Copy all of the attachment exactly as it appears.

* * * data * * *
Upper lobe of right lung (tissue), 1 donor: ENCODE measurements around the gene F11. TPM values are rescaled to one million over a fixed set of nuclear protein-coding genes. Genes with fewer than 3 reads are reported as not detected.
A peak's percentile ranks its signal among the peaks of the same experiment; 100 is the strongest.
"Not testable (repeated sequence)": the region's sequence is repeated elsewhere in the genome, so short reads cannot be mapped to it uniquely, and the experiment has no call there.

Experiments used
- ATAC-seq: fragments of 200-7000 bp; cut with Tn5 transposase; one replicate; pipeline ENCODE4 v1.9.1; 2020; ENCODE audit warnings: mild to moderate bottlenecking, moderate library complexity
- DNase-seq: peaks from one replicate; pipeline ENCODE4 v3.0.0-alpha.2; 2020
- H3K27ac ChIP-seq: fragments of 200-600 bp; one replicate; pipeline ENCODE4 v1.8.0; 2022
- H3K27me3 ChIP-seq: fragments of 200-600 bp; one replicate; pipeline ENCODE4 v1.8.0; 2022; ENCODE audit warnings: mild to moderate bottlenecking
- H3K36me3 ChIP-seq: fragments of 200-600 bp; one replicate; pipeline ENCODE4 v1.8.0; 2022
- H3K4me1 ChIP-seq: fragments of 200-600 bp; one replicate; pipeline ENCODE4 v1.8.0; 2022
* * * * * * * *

Upper lobe of right lung (tissue), 1 donor: ENCODE measurements around the gene F11. TPM values are rescaled to one million over a fixed set of nuclear protein-coding genes. Genes with fewer than 3 reads are reported as not detected.
A peak's percentile ranks its signal among the peaks of the same experiment; 100 is the strongest.
"Not testable (repeated sequence)": the region's sequence is repeated elsewhere in the genome, so short reads cannot be mapped to it uniquely, and the experiment has no call there.

Experiments used
- ATAC-seq: fragments of 200-7000 bp; cut with Tn5 transposase; one replicate; pipeline ENCODE4 v1.9.1; 2020; ENCODE audit warnings: mild to moderate bottlenecking, moderate library complexity
- DNase-seq: peaks from one replicate; pipeline ENCODE4 v3.0.0-alpha.2; 2020
- H3K27ac ChIP-seq: fragments of 200-600 bp; one replicate; pipeline ENCODE4 v1.8.0; 2022
- H3K27me3 ChIP-seq: fragments of 200-600 bp; one replicate; pipeline ENCODE4 v1.8.0; 2022; ENCODE audit warnings: mild to moderate bottlenecking
- H3K36me3 ChIP-seq: fragments of 200-600 bp; one replicate; pipeline ENCODE4 v1.8.0; 2022
- H3K4me1 ChIP-seq: fragments of 200-600 bp; one replicate; pipeline ENCODE4 v1.8.0; 2022